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Publication numberUS3421163 A
Publication typeGrant
Publication dateJan 14, 1969
Filing dateNov 14, 1966
Priority dateNov 14, 1966
Publication numberUS 3421163 A, US 3421163A, US-A-3421163, US3421163 A, US3421163A
InventorsJoseph B Stoughton
Original AssigneeJoseph B Stoughton
Export CitationBiBTeX, EndNote, RefMan
External Links: USPTO, USPTO Assignment, Espacenet
Orthopedic cushion
US 3421163 A
Abstract  available in
Images(1)
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Claims  available in
Description  (OCR text may contain errors)

Jan. 14, 1969 J. B. STOUGHTON 3,421,163

ORTHOPEDIC CUSHION Filed Nov. 14, 1966 I N VE N TOR. JOSEPH 5. 57005970 v BY EDWARD D. OER/AN ATroeA/sr United States Patent 3 Claims ABSTRACT OF THE DISCLOSURE This invention is directed to an orthopedic cushion, and particularly to an orthopedic cushion which serves as a back rest cushion and combines the advantages of an air cushion with a foam in such manner that interaction between the two different back supporting methods produces massage-like action. The cushion comprises a relatively inflexible back board. In front of the back board is positioned a resilient cushion of such nature that it tends to retain its uniform thickness. A single piece of foamed polymer composition material is suitable for this purpose. Positioned in front of the foam cushion is an air envelope which is adapted to be inflated to provide air cushion support. In the preferred construction a single envelope contains the back board, the foam cushion and the air envelope. However, it is desirable that a separate air envelope be used so that the air envelope is separated fromthe foam cushion. Thus, the air envelope is positioned interiorly of the enclosing envelope and in front of the foam cushion. If desired, a suitable high friction covering can be placed over the exterior to form part of the enclosing envelope. This high friction surface is preferably positioned on the front of the cushion above the air envelope to retain the back in position with respect to the cushion.

Further progress is always necessary in the orthopedic arts. The orthopedic arts suit appliances to human needs. The appliances are continually developed as more understanding of human needs is obtained and as further materials permit improvement of the orthopedic devices and their association with a person. Various orthopedic cushions are well known. These include air cushions which provide total air support to provide exact contour support. However, in some cases such total air cushions are unsatisfactory because of the complete separation of the back from the ultimate supporting surface, such as an automobile seat. In driving an automobile, the driver must have more reference to the car motion than an air cushion will provide. Furthermore, in some orthopedic conditions, some parts of the body require more firm support than other and this is not obtainable in the usual air cushion structure. On the other hand, foam cushions have been contoured to the person for orthopedic purposes. These foam cushions provide adequate support and can be arranged for the proper support pressure in different areas. However, their inherent firmness is much greater than that provided by the air cushion, and this is a disadvantage in some applications.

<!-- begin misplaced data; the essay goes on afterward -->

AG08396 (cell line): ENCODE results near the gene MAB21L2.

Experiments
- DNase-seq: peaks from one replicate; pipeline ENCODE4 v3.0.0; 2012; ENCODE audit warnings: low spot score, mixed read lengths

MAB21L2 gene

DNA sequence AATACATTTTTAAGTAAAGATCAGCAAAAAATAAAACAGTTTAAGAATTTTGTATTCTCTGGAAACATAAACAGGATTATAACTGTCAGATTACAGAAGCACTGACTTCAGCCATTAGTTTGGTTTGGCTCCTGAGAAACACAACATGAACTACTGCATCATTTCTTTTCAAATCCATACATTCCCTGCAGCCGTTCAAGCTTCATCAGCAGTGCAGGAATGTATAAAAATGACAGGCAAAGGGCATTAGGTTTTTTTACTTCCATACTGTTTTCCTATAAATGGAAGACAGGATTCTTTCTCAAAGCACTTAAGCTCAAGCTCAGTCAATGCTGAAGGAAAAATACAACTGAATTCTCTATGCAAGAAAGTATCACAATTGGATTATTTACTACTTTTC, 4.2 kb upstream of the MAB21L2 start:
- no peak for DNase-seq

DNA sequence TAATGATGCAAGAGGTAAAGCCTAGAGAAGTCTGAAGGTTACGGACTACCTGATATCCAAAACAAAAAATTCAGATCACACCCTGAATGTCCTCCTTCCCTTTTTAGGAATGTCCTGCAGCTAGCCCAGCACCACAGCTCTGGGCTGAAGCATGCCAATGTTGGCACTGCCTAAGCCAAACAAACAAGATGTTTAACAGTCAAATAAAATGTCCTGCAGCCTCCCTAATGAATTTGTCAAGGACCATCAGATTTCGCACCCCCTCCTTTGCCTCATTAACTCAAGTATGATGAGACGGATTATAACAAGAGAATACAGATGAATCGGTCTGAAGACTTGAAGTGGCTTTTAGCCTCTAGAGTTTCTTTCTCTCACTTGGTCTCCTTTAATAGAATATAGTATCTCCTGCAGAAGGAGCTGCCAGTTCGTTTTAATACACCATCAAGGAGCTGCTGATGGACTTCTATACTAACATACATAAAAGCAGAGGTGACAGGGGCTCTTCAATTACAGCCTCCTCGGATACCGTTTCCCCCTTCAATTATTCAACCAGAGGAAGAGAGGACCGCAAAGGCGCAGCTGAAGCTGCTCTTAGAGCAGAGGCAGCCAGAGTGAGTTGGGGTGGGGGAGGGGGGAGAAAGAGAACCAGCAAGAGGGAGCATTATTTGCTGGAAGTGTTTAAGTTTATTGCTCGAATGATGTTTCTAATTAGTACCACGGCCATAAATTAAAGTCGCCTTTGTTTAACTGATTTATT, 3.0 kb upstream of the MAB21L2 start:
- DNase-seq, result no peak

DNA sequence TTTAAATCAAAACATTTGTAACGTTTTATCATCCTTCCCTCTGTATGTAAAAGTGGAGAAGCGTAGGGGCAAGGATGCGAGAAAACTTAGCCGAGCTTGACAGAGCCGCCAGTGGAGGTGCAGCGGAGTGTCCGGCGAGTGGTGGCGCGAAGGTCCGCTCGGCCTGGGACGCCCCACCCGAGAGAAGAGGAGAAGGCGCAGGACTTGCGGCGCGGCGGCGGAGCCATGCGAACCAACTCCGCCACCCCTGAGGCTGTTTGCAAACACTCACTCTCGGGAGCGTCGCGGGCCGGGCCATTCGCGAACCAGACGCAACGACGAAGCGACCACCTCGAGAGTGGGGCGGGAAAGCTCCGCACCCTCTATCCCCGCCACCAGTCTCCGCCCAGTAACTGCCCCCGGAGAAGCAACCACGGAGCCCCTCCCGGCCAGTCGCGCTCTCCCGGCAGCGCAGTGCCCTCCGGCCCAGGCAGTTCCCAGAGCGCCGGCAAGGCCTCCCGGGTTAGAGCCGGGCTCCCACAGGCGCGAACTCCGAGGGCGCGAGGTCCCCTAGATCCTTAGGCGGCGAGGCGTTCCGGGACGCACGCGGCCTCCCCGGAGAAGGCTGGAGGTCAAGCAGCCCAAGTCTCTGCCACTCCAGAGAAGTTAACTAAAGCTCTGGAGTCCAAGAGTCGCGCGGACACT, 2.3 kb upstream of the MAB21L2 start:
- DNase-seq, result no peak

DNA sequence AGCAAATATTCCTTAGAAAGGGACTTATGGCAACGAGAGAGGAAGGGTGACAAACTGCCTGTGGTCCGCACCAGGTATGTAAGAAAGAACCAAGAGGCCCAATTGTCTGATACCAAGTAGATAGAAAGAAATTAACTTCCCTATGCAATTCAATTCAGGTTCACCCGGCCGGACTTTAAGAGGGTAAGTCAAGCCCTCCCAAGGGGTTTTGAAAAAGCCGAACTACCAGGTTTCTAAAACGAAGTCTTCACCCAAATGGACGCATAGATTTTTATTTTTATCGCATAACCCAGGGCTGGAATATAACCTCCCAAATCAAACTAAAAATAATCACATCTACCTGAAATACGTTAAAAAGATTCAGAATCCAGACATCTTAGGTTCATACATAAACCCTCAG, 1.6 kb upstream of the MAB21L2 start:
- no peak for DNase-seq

Furthermore, the advantages of the combined air cushions having a bare minimum of inflation and a relatively firm foam cushion have not previously been recognized. Such a combined cushion provides partial support through air cushioning and the remainder of the support through the foam cushion. When this results, relative motion such as is obtained in automobile travel causes shifting of the air in the air envelope to cause different parts of contact between the persons back and the foam cushion. This results in a massaging effect, which was previously unrecognized.

3,421,163 Patented Jan. 14, 1969 Description Accordingly, it is an object of this invention to provide an orthopedic cushion which provides selective air cushioning with soft cushion support. It is another object of this invention to provide an orthopedic cushion which contains both the foam cushion and an air envelope so that the advantages of each type of support are readily obtained. It is still another object of this invention to provide an orthopedic cushion in which the air envelope and the foam cushion both provide support when the air envelope is properly inflated so that a portion of the back rest is provided by the foam cushion through an area of the envelope in which there is no air, and other portions are supported by air in the envelope, depending on the contour of the back being supported. Other objects and advantages of this invention will become apparent from a study of the following portion of this specification, the claims and the attached drawings.